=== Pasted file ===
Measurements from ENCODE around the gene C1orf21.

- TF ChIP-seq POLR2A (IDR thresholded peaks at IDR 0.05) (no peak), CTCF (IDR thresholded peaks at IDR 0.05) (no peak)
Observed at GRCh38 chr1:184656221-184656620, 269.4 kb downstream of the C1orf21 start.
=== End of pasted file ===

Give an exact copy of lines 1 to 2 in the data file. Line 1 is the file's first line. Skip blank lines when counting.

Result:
Measurements from ENCODE around the gene C1orf21.

- TF ChIP-seq POLR2A (IDR thresholded peaks at IDR 0.05) (no peak), CTCF (IDR thresholded peaks at IDR 0.05) (no peak)